Remembering Me: N M Browne
I am coming back to a novel I wrote in 2002. I'm calling it 'Remembering Me.'
Back then two of my kids were still at primary school. I still did the school run every day – only in my case it was rather a brisk walk (I was always a teeny bit late.) My older sons were at secondary school and my house was awash with damp rugby kit and lost exercise books, ballet bags, grubby school sweat shirts, crumpled reminders about head lice and mud. There was always a lot of mud and noise: sauce pans clattering, singing, shouting, TV, radio and argument.
There’s no sign of any of that in this book, though in my clumsy rendition of the main character I can see that I still lived with the grunting masculinity of early adolescence. I guess that in this story I was trying to leave the chaos of domesticity behind. It is set on an isolated beach and no one talks much: it’s an oddly silent book. I wrote about solitude and the sea and I wonder why I thought any child would want to read it.
This isn’t my first novel, but there is something very amateurish about it. I wanted to write ‘proper prose’ and the result is awkward, like a gawky girl pretending to be a grown up.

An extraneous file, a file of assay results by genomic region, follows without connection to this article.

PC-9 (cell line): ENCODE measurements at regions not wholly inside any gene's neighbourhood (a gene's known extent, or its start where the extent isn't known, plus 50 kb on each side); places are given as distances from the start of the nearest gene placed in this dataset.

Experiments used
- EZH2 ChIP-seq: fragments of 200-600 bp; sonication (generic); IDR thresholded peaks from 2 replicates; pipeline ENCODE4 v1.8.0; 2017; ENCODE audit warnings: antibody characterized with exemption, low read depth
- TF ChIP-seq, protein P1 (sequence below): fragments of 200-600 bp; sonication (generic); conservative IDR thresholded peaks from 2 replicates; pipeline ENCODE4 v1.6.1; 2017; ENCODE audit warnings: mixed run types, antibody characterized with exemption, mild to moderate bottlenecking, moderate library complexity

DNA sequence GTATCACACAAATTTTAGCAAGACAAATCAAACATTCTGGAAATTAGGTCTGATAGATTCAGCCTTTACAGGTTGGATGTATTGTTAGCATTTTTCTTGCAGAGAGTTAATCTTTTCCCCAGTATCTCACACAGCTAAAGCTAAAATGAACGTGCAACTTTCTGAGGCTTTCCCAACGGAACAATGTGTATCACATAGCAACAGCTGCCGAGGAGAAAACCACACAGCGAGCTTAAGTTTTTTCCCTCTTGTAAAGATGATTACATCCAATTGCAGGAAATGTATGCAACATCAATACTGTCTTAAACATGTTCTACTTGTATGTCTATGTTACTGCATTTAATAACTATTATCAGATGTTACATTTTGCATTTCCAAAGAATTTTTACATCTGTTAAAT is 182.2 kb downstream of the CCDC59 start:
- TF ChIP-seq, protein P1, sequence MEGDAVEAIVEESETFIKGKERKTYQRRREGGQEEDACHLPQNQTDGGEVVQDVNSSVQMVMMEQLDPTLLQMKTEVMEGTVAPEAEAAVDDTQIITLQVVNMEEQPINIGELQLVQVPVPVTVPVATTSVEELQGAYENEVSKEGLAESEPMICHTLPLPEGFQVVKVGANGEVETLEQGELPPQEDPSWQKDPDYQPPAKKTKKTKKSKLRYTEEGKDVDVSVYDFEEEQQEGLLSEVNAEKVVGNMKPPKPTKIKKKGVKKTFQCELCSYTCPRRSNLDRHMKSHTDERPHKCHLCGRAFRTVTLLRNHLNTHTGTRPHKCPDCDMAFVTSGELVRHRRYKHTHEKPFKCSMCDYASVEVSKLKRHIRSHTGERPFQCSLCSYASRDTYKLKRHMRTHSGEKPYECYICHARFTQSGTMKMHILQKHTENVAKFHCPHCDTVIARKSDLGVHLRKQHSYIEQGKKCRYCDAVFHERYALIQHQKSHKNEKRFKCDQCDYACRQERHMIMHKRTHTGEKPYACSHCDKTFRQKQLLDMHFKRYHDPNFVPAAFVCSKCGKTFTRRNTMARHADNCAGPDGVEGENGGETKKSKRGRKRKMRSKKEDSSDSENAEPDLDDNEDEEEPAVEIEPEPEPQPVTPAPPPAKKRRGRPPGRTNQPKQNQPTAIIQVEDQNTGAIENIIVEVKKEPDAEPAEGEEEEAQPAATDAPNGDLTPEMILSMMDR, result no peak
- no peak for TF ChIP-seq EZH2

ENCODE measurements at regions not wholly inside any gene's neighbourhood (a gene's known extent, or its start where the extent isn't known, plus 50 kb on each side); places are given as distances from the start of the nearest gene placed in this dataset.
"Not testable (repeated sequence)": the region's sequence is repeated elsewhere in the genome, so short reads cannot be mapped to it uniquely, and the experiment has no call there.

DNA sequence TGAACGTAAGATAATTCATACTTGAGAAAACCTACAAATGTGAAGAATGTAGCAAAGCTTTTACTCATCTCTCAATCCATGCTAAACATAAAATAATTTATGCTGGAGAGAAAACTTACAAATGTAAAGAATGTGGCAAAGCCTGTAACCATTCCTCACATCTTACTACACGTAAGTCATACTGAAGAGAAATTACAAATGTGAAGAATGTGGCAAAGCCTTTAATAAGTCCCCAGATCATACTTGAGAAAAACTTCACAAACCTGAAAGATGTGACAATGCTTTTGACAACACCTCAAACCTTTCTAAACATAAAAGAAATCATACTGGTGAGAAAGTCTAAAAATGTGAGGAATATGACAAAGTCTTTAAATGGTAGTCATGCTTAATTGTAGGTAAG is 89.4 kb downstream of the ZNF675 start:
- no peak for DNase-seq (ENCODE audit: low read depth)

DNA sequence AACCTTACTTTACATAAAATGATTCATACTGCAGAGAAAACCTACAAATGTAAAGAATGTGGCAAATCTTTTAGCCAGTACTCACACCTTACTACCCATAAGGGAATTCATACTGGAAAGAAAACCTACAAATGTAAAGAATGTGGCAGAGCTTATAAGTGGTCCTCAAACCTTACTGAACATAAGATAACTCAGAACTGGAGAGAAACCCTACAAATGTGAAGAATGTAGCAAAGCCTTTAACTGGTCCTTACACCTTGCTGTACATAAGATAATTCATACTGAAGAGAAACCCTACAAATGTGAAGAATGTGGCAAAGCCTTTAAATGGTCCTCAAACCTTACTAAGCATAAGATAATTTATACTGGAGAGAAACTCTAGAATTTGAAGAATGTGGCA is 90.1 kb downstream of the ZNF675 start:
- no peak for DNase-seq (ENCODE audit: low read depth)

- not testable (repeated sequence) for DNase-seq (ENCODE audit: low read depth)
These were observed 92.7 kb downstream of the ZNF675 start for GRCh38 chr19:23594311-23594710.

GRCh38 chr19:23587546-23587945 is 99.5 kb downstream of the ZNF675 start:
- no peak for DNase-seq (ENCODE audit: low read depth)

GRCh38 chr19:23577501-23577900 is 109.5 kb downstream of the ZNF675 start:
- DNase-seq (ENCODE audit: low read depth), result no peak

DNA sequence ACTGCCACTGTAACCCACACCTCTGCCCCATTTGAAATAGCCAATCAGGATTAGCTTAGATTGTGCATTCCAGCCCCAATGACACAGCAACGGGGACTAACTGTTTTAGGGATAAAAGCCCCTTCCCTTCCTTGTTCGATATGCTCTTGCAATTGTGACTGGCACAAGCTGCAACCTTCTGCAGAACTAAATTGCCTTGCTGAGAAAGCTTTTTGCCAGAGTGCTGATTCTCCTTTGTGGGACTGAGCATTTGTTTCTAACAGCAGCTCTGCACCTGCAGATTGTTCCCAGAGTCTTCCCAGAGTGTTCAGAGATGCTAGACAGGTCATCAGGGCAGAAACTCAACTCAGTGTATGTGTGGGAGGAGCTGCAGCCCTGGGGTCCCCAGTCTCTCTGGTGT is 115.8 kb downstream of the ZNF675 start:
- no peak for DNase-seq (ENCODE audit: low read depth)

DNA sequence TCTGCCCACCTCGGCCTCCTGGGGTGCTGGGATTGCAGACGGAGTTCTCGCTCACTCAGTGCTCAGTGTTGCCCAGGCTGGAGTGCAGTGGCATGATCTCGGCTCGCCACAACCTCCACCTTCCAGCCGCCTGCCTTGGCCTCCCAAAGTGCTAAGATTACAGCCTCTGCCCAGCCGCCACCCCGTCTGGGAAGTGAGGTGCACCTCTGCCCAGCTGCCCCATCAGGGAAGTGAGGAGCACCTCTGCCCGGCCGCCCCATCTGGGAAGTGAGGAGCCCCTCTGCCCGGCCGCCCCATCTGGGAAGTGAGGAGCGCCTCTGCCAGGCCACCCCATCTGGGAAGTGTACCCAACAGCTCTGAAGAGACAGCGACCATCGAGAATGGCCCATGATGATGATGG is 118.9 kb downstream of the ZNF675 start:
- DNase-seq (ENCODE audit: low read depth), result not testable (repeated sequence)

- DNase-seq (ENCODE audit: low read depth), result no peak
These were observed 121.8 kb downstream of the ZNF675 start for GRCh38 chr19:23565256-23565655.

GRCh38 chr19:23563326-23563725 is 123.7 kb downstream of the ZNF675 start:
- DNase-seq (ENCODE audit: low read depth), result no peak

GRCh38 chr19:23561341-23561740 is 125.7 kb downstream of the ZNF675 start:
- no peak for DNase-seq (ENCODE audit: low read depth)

I am pleased that reading it now has me reaching for my red pen. For a long time I thought it was rather brilliant. My poor agent tried to sell it a few times but, unsurprisingly, no one was interested.
I have tried to revise it before and that attempt is also a bit self conscious, a bit try-hard and it peters out after five chapters, as if the weight of all those wrong words was too much for me. If I were a gardener I’d say it was like trying to impose order on something wildly overgrown. The garden plan had merit (insofar as there was one,) but there are too many weeds and the few trees that thrive are planted in the wrong place. I’m worried that if I try to dig them up they’ll die.
It would be so much easier to begin something new and yet I’d like to think that I’ve learned something in all those interim years. Now, finally, I can see what is wrong, so surely I can fix it?
My little girl with the ballet bag is at university, the boys grown up. I don’t need to write silence into my novels: the house is quiet. I’m taking a deep breath and I’m going back. Wish me luck.